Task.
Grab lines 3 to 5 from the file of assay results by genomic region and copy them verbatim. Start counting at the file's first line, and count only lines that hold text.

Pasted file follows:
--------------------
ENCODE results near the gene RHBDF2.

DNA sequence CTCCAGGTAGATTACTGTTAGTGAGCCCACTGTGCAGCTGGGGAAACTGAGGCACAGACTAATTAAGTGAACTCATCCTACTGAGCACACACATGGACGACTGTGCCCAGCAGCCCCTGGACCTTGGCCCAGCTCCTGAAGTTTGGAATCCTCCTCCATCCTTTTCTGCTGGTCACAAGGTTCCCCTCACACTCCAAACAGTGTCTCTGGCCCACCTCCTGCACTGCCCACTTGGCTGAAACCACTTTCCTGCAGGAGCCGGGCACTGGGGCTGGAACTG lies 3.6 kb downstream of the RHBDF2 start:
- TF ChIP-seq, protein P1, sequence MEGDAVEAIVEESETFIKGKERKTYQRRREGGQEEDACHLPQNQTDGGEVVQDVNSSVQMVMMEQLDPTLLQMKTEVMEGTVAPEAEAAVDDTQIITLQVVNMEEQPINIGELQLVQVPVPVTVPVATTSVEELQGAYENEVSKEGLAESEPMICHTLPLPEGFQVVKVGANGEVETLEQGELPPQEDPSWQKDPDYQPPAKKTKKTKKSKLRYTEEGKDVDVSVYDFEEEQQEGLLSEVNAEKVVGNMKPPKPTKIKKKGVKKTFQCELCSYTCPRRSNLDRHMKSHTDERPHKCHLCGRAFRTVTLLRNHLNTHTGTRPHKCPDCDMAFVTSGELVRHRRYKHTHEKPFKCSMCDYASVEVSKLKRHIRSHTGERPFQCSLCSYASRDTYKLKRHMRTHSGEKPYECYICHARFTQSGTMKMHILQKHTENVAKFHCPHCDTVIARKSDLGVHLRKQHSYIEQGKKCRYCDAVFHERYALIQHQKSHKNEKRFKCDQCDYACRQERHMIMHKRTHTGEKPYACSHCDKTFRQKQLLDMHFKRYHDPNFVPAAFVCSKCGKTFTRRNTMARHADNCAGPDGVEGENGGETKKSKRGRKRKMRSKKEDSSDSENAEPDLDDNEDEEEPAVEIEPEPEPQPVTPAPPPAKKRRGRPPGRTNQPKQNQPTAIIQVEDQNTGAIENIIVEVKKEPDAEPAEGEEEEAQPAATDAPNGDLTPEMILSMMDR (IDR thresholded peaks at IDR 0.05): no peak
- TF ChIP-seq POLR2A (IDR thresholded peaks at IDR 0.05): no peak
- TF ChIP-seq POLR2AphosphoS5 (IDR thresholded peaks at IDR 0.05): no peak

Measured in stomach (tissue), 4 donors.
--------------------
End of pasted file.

- TF ChIP-seq, protein P1, sequence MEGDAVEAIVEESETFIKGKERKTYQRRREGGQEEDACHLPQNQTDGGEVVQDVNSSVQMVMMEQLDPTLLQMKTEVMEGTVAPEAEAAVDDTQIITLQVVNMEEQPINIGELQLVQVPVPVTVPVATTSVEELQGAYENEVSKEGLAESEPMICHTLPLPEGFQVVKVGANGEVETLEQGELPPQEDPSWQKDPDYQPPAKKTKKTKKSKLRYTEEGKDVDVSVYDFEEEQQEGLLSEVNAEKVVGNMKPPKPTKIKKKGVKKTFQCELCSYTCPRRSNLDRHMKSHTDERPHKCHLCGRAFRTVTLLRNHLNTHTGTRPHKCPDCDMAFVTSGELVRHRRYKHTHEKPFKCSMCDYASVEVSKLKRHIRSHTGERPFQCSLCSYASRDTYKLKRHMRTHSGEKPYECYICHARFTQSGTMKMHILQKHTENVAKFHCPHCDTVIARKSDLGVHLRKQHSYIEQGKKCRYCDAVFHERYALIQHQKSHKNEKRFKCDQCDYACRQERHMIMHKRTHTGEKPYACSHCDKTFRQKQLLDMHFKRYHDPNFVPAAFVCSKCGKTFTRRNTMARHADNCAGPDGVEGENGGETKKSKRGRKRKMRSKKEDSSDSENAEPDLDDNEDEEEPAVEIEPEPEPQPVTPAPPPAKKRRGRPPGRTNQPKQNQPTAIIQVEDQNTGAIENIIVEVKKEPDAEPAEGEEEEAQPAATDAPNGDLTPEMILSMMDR (IDR thresholded peaks at IDR 0.05): no peak
- TF ChIP-seq POLR2A (IDR thresholded peaks at IDR 0.05): no peak
- TF ChIP-seq POLR2AphosphoS5 (IDR thresholded peaks at IDR 0.05): no peak